In the wake of Infinity War grossing over $2 billion at the box office, dozens of nigh-direct follow-up stories and remixes including the currently releasing Infinity Wars series, and still dozens if not hundreds more individual character books and arcs based off of its narrative, is it even possible to talk about The Infinity Gauntlet agnostically anymore? The short answer is no. You simply cannot hope to divorce the content of this seminal story, now a veritable cultural touchstone, from the impact it has had on our mainstream media discourse — to say nothing of the impact it will continue to have.
The more nuanced “no” however, is that there is much to glean from revisiting this story, a veritable cornerstone of crossover event crafting and ’90s zaniness knowing how far its content has gone to inform everything since its release. Especially with the announcement of artist George Perez’s retirement from the comics industry.
To that end, this deluxe edition of the six-issue arc of Thanos’ glorious quest to kill us all is the definitive edition of the story and it is all the more empowered by the behind the scenes content included. If you do not yet own a copy of this story, this is the one to get.
What’s it about? (If you somehow don’t know) Marvel’s preview reads:
For the Mad Titan, Thanos, the Infinity Gauntlet was the Holy Grail — the ultimate prize to be coveted above all else. With it came omnipotence: the absolute control of all aspects of time, space, power, reality, mind and soul. But his gaining of supreme might meant the beginning of a black nightmare for the entire universe. Now, on the edge of Armageddon and led by the mysterious Adam Warlock, Earth’s super heroes join in a desperate attempt to thwart this nihilistic god’s insane plunge into galactic self-destruction. Should the heroes fail, the astral gods of the universe wait to step into the fray. But in such an awesome cosmic conflict, will anyone prevail? Will anyone survive? The original Infinity epic is collected alongside a Gauntlet-full collection of behind-the-scenes extras!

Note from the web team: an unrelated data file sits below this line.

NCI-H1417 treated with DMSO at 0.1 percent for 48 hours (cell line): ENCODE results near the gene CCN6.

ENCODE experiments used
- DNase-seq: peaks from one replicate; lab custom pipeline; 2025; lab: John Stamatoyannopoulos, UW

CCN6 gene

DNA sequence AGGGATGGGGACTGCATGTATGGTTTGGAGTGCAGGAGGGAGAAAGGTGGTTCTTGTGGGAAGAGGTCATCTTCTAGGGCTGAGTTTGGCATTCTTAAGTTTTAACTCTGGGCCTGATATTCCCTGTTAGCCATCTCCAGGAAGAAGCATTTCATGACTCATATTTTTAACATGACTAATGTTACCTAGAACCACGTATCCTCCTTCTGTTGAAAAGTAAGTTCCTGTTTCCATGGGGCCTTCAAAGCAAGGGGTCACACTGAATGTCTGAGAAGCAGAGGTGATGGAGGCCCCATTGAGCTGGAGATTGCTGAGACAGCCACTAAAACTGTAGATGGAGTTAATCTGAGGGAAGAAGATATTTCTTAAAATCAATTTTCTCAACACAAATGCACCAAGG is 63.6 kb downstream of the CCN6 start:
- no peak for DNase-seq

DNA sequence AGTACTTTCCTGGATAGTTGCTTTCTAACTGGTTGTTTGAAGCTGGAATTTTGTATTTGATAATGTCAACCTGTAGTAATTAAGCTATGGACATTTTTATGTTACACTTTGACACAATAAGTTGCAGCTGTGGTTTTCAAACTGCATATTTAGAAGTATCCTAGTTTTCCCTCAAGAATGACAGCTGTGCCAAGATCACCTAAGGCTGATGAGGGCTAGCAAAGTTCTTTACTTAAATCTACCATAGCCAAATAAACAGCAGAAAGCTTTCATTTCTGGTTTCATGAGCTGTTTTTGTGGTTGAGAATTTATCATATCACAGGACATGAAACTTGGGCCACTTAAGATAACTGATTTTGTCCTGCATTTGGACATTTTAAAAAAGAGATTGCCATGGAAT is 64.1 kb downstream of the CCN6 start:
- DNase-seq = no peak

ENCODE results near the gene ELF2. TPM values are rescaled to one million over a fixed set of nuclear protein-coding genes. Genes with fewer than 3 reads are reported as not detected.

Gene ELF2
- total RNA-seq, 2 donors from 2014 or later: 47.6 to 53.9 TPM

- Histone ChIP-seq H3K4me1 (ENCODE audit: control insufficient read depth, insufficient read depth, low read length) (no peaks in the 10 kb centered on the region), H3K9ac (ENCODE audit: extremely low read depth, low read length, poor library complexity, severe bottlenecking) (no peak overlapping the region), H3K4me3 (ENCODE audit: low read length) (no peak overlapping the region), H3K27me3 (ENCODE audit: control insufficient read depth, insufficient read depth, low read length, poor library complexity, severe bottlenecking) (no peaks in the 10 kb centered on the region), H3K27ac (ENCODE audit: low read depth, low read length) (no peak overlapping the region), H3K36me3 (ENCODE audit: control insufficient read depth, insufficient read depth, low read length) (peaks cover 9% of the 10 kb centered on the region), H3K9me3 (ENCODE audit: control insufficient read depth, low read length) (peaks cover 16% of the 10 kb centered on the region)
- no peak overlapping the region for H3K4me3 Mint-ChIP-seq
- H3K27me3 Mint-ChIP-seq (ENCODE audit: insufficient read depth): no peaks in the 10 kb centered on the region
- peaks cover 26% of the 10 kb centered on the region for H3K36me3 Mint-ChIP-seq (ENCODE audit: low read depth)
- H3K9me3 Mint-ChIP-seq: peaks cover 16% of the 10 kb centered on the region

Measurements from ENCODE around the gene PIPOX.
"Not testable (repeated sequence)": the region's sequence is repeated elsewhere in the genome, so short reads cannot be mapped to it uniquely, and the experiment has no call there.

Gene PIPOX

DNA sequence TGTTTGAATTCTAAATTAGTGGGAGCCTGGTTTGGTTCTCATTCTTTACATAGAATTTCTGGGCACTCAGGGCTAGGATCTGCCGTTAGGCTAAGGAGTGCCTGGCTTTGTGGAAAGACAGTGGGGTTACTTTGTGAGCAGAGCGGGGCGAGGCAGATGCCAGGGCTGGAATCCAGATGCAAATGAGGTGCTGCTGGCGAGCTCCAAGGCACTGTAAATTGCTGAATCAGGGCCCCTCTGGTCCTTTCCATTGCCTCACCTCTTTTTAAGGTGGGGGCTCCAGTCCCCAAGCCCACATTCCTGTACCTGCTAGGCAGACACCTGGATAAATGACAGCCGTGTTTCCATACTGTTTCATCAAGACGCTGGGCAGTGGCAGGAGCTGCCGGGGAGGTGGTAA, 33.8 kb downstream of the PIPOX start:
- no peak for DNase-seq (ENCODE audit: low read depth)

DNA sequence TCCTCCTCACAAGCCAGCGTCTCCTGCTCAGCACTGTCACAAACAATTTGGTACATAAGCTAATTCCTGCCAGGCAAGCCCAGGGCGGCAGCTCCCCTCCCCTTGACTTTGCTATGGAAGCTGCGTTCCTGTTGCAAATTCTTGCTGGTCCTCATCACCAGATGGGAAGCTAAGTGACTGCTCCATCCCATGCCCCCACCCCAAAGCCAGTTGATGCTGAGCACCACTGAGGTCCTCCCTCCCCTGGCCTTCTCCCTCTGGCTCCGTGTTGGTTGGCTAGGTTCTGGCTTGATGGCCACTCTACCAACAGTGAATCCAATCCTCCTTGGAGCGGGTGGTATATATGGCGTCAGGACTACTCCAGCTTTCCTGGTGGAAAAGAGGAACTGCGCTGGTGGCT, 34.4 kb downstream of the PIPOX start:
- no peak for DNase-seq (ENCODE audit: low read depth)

Perhaps most interestingly in this preview (as in the film adaptation of this story) is this omission of the true inciting event: Thanos’ pining for Mistress Death. The overzealous, ridiculous love story bend to this narrative is a non-insignificant aspect, and I actually appreciate it much more than the resource allocation rationale adaptations take and aside from a slew of character introductions that aren’t in the film or as important in follow-up stories, this will probably be the most significant shock to new readers. Naturally, Disney wasn’t going to put Thanos essentially being horny into a movie, but here it works because it’s a driving force to everything the character does, everything he is.
That’s the simple success of Starlin’s entire plot, too. This is the definitive Thanos story. It’s a prolonged character exploration that yes, includes a whole cast of characters like The Silver Surfer, Hulk, Nebula, Doctor Strange, and Adam Warlock almost as much, but would not succeed without this sharp focus on the central figure. From the opening pages that depict him crumbling a giant garish effigy that reads “GOD” to the subdued ending, the Mad Titan is everything to this story. He is brash, effective, ruthless, and more practical than any of his foes (and our heroes) might have ever considered. It’s obvious that Starlin had considered the character very deeply before drafting this story, and it’s all the better for it.